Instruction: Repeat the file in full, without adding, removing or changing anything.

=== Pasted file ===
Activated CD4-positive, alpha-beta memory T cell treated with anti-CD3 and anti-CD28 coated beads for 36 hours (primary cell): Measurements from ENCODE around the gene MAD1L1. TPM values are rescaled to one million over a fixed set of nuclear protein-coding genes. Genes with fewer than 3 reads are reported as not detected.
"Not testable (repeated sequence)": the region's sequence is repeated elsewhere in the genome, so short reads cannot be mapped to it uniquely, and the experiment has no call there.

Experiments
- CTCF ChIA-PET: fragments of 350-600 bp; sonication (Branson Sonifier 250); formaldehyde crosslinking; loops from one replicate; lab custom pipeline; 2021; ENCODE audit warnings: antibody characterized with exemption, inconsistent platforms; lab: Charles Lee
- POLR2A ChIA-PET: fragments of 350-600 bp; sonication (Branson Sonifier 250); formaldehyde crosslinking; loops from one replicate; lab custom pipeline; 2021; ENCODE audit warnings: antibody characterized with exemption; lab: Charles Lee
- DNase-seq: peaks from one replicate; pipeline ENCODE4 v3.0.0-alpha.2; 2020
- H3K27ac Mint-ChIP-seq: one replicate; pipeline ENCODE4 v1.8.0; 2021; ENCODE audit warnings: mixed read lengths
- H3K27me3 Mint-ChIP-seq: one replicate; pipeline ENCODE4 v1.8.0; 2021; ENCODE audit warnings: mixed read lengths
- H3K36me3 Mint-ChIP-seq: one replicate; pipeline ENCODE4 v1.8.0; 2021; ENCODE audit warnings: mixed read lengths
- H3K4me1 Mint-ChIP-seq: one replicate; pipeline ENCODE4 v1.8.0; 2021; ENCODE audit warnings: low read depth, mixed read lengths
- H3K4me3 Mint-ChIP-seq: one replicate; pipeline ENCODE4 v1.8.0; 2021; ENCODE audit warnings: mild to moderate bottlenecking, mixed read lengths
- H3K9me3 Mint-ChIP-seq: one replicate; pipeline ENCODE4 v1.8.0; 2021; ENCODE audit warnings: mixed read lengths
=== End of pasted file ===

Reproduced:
Activated CD4-positive, alpha-beta memory T cell treated with anti-CD3 and anti-CD28 coated beads for 36 hours (primary cell): Measurements from ENCODE around the gene MAD1L1. TPM values are rescaled to one million over a fixed set of nuclear protein-coding genes. Genes with fewer than 3 reads are reported as not detected.
"Not testable (repeated sequence)": the region's sequence is repeated elsewhere in the genome, so short reads cannot be mapped to it uniquely, and the experiment has no call there.

Experiments
- CTCF ChIA-PET: fragments of 350-600 bp; sonication (Branson Sonifier 250); formaldehyde crosslinking; loops from one replicate; lab custom pipeline; 2021; ENCODE audit warnings: antibody characterized with exemption, inconsistent platforms; lab: Charles Lee
- POLR2A ChIA-PET: fragments of 350-600 bp; sonication (Branson Sonifier 250); formaldehyde crosslinking; loops from one replicate; lab custom pipeline; 2021; ENCODE audit warnings: antibody characterized with exemption; lab: Charles Lee
- DNase-seq: peaks from one replicate; pipeline ENCODE4 v3.0.0-alpha.2; 2020
- H3K27ac Mint-ChIP-seq: one replicate; pipeline ENCODE4 v1.8.0; 2021; ENCODE audit warnings: mixed read lengths
- H3K27me3 Mint-ChIP-seq: one replicate; pipeline ENCODE4 v1.8.0; 2021; ENCODE audit warnings: mixed read lengths
- H3K36me3 Mint-ChIP-seq: one replicate; pipeline ENCODE4 v1.8.0; 2021; ENCODE audit warnings: mixed read lengths
- H3K4me1 Mint-ChIP-seq: one replicate; pipeline ENCODE4 v1.8.0; 2021; ENCODE audit warnings: low read depth, mixed read lengths
- H3K4me3 Mint-ChIP-seq: one replicate; pipeline ENCODE4 v1.8.0; 2021; ENCODE audit warnings: mild to moderate bottlenecking, mixed read lengths
- H3K9me3 Mint-ChIP-seq: one replicate; pipeline ENCODE4 v1.8.0; 2021; ENCODE audit warnings: mixed read lengths